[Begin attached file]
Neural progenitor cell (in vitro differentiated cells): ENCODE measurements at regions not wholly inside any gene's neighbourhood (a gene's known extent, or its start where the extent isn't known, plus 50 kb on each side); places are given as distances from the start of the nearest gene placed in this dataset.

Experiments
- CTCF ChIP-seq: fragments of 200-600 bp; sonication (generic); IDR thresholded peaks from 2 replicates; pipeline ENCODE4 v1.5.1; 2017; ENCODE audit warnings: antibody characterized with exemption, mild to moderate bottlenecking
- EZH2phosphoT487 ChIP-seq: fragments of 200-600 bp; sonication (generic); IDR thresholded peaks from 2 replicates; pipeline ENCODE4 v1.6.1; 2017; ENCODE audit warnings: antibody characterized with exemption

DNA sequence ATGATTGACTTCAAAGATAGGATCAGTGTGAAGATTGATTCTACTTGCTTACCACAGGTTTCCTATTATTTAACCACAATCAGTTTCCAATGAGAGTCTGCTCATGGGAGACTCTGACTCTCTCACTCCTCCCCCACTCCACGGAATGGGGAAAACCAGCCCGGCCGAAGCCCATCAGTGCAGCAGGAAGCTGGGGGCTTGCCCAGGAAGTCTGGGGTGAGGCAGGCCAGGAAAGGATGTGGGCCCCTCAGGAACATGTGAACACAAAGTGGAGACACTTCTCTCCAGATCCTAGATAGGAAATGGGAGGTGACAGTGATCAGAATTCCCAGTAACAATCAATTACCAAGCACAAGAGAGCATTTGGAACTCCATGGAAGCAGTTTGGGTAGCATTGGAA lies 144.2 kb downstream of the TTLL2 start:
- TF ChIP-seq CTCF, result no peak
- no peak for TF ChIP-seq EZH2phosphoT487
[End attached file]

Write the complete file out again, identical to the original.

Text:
Neural progenitor cell (in vitro differentiated cells): ENCODE measurements at regions not wholly inside any gene's neighbourhood (a gene's known extent, or its start where the extent isn't known, plus 50 kb on each side); places are given as distances from the start of the nearest gene placed in this dataset.

Experiments
- CTCF ChIP-seq: fragments of 200-600 bp; sonication (generic); IDR thresholded peaks from 2 replicates; pipeline ENCODE4 v1.5.1; 2017; ENCODE audit warnings: antibody characterized with exemption, mild to moderate bottlenecking
- EZH2phosphoT487 ChIP-seq: fragments of 200-600 bp; sonication (generic); IDR thresholded peaks from 2 replicates; pipeline ENCODE4 v1.6.1; 2017; ENCODE audit warnings: antibody characterized with exemption

DNA sequence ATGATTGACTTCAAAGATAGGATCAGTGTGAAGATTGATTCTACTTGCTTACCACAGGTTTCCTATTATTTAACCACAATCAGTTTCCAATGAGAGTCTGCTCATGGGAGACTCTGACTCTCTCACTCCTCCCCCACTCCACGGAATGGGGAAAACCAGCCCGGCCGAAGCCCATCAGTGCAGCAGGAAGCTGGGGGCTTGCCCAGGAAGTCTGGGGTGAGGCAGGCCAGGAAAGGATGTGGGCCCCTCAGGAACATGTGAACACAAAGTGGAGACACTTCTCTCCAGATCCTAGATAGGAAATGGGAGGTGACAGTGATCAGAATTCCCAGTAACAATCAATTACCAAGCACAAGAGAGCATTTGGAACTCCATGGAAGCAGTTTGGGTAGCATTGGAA lies 144.2 kb downstream of the TTLL2 start:
- TF ChIP-seq CTCF, result no peak
- no peak for TF ChIP-seq EZH2phosphoT487